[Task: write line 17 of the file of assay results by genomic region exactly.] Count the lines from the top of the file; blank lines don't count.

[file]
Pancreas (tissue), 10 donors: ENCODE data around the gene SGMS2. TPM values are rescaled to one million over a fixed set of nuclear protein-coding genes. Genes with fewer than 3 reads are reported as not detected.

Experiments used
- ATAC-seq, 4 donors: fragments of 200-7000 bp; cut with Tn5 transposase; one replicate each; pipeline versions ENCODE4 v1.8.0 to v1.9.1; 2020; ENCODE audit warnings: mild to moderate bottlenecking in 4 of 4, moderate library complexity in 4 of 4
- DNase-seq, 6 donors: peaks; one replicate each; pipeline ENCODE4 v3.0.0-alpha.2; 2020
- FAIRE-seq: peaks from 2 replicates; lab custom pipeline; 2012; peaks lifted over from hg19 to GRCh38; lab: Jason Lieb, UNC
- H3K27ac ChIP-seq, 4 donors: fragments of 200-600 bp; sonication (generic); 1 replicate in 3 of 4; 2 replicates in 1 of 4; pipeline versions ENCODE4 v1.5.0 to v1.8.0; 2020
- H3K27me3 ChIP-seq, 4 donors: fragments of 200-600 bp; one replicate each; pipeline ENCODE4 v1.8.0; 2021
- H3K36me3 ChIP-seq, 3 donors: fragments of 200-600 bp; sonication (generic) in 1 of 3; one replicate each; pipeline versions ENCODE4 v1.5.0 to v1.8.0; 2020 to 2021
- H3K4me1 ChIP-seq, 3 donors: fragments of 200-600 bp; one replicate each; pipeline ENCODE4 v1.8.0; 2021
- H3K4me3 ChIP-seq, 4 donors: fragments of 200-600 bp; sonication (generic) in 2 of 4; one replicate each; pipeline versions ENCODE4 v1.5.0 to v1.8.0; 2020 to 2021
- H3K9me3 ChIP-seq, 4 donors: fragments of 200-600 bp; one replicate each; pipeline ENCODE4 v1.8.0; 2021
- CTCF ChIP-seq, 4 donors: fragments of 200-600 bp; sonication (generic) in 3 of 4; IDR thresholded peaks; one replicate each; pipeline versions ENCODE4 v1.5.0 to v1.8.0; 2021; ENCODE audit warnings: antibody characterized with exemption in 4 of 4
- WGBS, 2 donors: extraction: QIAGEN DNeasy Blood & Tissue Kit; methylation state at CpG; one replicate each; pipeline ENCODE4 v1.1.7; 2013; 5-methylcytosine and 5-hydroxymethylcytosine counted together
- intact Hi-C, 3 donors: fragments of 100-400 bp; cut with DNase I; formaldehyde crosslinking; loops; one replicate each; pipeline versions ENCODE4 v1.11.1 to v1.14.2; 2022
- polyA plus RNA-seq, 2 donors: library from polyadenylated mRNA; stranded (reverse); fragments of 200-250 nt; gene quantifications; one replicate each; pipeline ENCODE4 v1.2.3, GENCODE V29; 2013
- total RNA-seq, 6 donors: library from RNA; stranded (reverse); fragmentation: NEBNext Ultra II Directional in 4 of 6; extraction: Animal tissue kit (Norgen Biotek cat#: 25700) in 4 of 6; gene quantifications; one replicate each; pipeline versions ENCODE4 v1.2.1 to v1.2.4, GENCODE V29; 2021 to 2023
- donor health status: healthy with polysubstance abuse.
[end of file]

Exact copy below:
- donor health status: healthy with polysubstance abuse.